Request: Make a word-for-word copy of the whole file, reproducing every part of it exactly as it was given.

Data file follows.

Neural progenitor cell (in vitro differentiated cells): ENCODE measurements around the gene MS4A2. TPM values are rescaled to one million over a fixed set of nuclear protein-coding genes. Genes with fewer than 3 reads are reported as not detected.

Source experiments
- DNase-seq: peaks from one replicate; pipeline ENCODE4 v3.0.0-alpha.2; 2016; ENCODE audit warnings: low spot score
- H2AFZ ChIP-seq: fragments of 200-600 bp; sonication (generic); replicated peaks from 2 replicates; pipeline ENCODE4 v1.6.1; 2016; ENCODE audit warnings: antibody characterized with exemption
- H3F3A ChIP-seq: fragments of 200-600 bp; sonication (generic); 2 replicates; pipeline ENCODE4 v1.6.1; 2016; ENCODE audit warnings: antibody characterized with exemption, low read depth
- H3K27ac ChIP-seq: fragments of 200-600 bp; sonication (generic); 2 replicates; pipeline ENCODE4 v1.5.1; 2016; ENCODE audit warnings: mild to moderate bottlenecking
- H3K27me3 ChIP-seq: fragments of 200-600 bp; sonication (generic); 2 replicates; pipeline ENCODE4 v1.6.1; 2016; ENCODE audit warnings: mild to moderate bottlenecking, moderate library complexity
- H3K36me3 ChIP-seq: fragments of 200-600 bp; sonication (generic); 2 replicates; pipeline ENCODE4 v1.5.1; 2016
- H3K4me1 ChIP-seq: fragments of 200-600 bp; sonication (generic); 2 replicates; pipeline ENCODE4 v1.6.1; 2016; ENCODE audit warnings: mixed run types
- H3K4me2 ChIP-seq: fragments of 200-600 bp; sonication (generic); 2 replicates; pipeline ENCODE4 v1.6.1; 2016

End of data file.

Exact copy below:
Neural progenitor cell (in vitro differentiated cells): ENCODE measurements around the gene MS4A2. TPM values are rescaled to one million over a fixed set of nuclear protein-coding genes. Genes with fewer than 3 reads are reported as not detected.

Source experiments
- DNase-seq: peaks from one replicate; pipeline ENCODE4 v3.0.0-alpha.2; 2016; ENCODE audit warnings: low spot score
- H2AFZ ChIP-seq: fragments of 200-600 bp; sonication (generic); replicated peaks from 2 replicates; pipeline ENCODE4 v1.6.1; 2016; ENCODE audit warnings: antibody characterized with exemption
- H3F3A ChIP-seq: fragments of 200-600 bp; sonication (generic); 2 replicates; pipeline ENCODE4 v1.6.1; 2016; ENCODE audit warnings: antibody characterized with exemption, low read depth
- H3K27ac ChIP-seq: fragments of 200-600 bp; sonication (generic); 2 replicates; pipeline ENCODE4 v1.5.1; 2016; ENCODE audit warnings: mild to moderate bottlenecking
- H3K27me3 ChIP-seq: fragments of 200-600 bp; sonication (generic); 2 replicates; pipeline ENCODE4 v1.6.1; 2016; ENCODE audit warnings: mild to moderate bottlenecking, moderate library complexity
- H3K36me3 ChIP-seq: fragments of 200-600 bp; sonication (generic); 2 replicates; pipeline ENCODE4 v1.5.1; 2016
- H3K4me1 ChIP-seq: fragments of 200-600 bp; sonication (generic); 2 replicates; pipeline ENCODE4 v1.6.1; 2016; ENCODE audit warnings: mixed run types
- H3K4me2 ChIP-seq: fragments of 200-600 bp; sonication (generic); 2 replicates; pipeline ENCODE4 v1.6.1; 2016